Despite a “significant” flu season that could have boosted patient volume, skilled nursing occupancy suffered across the country late last year.
In fact, skilled nursing occupancy nationwide fell to 81.8% in the fourth quarter of 2016, according to the latest Skilled Nursing Data Report from the National Investment Center for Seniors Housing & Care (NIC). That’s down 0.8% from the third quarter of 2016 and the lowest level skilled nursing occupancy has reached since NIC started collecting the data in late 2011.
Skilled nursing occupancy has really begun to trend down over the past couple of years, according to NIC Senior Principal Bill Kauffman.
“Most of the occupancy challenges are due to the fact that over the past couple of years, there has been a strong move toward value-based payments,” Kauffman told Senior Housing News. “When you’re implementing value-based payments and inclusive of more managed care, there’s going to be pressure on length of stay, and potentially more patients that are bypassing into other settings, like home.”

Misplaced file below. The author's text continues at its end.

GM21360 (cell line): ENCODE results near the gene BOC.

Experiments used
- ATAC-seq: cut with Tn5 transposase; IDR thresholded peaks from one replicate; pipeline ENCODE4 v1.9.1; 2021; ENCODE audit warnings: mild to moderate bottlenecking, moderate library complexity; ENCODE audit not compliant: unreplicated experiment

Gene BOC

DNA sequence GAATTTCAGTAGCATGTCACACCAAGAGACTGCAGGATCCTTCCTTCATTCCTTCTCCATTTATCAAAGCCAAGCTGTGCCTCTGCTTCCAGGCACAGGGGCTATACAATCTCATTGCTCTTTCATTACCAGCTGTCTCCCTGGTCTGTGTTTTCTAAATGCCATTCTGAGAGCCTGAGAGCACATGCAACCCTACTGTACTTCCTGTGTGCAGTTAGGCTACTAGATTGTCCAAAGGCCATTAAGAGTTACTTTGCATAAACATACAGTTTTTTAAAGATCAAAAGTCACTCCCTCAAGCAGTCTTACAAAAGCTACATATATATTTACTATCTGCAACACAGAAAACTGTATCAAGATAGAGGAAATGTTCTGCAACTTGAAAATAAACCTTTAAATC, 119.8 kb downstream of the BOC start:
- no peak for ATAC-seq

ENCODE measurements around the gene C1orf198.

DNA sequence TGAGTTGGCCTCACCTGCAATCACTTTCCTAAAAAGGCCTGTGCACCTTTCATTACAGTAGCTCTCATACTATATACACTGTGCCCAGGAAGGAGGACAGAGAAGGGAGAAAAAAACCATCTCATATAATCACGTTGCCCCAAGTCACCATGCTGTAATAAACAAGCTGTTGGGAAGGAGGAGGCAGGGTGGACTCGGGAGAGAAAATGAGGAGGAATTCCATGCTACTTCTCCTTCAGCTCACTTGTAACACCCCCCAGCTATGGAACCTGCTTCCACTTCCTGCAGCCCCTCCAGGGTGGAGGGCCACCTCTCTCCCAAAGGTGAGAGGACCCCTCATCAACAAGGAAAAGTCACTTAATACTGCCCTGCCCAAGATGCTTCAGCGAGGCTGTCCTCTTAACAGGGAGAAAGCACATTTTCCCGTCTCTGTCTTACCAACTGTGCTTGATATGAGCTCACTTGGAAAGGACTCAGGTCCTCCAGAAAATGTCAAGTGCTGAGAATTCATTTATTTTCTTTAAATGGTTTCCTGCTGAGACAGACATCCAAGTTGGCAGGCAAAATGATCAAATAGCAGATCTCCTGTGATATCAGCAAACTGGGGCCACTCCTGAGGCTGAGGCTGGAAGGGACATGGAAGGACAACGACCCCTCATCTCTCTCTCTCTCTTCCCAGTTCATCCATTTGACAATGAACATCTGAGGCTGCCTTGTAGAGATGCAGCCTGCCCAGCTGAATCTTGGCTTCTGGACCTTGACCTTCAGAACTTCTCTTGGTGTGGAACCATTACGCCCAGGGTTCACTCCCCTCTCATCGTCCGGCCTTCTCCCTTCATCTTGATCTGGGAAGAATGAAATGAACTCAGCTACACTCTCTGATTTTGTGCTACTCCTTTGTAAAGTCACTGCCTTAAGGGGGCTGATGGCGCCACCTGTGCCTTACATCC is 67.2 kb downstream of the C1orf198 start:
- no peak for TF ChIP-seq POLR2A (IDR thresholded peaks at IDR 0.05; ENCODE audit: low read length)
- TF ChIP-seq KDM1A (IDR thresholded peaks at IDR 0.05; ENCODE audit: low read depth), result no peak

Medicaid is still the main source of skilled nursing patient volume, NIC’s report revealed. Medicaid patient days jumped 1.3% from 64.9% of patient days in the fourth quarter of 2015 to 66.2% of patient days in the fourth quarter of 2016.
“Medicaid patient days are becoming, more and more, an important part of the business,” Kauffman said. “Out of all the patient days in the skilled nursing facilities, you’re now now seeing that mix being more weighted toward Medicaid.”
Revenue per patient day from Medicaid reached more than $200 per patient day, a 0.9% increase quarter-over-quarter and a 1.8% increase year-over-year.
Medicare mix, meanwhile, fell to its lowest point over the past five years in the fourth quarter of 2016, finishing the year at 12.9%. Year-over-year Medicare mix fell 0.9%.
NIC’s latest report, released Wednesday, is based on data from just under 1,500 skilled nursing properties in 47 states, from January 2012 through December 2016.
Written by Mary Kate Nelson